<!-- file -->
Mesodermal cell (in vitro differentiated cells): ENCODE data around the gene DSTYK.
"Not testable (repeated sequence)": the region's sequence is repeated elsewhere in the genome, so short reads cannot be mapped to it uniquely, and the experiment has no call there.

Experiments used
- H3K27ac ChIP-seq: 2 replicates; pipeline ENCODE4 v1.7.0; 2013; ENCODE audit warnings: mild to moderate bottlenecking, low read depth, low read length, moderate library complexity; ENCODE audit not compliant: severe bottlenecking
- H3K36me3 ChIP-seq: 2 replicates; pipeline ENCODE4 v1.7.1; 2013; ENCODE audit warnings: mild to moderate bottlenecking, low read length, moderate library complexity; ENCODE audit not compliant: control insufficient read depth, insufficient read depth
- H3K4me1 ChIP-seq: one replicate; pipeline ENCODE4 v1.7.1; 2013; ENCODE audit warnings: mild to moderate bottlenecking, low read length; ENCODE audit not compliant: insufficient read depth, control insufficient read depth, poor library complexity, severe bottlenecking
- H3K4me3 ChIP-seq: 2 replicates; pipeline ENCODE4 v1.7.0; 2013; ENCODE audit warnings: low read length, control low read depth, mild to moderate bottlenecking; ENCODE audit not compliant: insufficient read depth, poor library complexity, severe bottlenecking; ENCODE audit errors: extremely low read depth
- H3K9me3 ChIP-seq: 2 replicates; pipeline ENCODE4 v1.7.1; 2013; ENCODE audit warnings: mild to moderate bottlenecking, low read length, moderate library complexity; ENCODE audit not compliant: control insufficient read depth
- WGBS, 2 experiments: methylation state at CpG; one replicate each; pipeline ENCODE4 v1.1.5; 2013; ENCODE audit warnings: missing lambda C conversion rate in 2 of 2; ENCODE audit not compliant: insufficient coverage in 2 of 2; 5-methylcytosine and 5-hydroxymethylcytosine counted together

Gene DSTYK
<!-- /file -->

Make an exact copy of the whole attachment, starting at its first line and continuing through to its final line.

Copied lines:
Mesodermal cell (in vitro differentiated cells): ENCODE data around the gene DSTYK.
"Not testable (repeated sequence)": the region's sequence is repeated elsewhere in the genome, so short reads cannot be mapped to it uniquely, and the experiment has no call there.

Experiments used
- H3K27ac ChIP-seq: 2 replicates; pipeline ENCODE4 v1.7.0; 2013; ENCODE audit warnings: mild to moderate bottlenecking, low read depth, low read length, moderate library complexity; ENCODE audit not compliant: severe bottlenecking
- H3K36me3 ChIP-seq: 2 replicates; pipeline ENCODE4 v1.7.1; 2013; ENCODE audit warnings: mild to moderate bottlenecking, low read length, moderate library complexity; ENCODE audit not compliant: control insufficient read depth, insufficient read depth
- H3K4me1 ChIP-seq: one replicate; pipeline ENCODE4 v1.7.1; 2013; ENCODE audit warnings: mild to moderate bottlenecking, low read length; ENCODE audit not compliant: insufficient read depth, control insufficient read depth, poor library complexity, severe bottlenecking
- H3K4me3 ChIP-seq: 2 replicates; pipeline ENCODE4 v1.7.0; 2013; ENCODE audit warnings: low read length, control low read depth, mild to moderate bottlenecking; ENCODE audit not compliant: insufficient read depth, poor library complexity, severe bottlenecking; ENCODE audit errors: extremely low read depth
- H3K9me3 ChIP-seq: 2 replicates; pipeline ENCODE4 v1.7.1; 2013; ENCODE audit warnings: mild to moderate bottlenecking, low read length, moderate library complexity; ENCODE audit not compliant: control insufficient read depth
- WGBS, 2 experiments: methylation state at CpG; one replicate each; pipeline ENCODE4 v1.1.5; 2013; ENCODE audit warnings: missing lambda C conversion rate in 2 of 2; ENCODE audit not compliant: insufficient coverage in 2 of 2; 5-methylcytosine and 5-hydroxymethylcytosine counted together

Gene DSTYK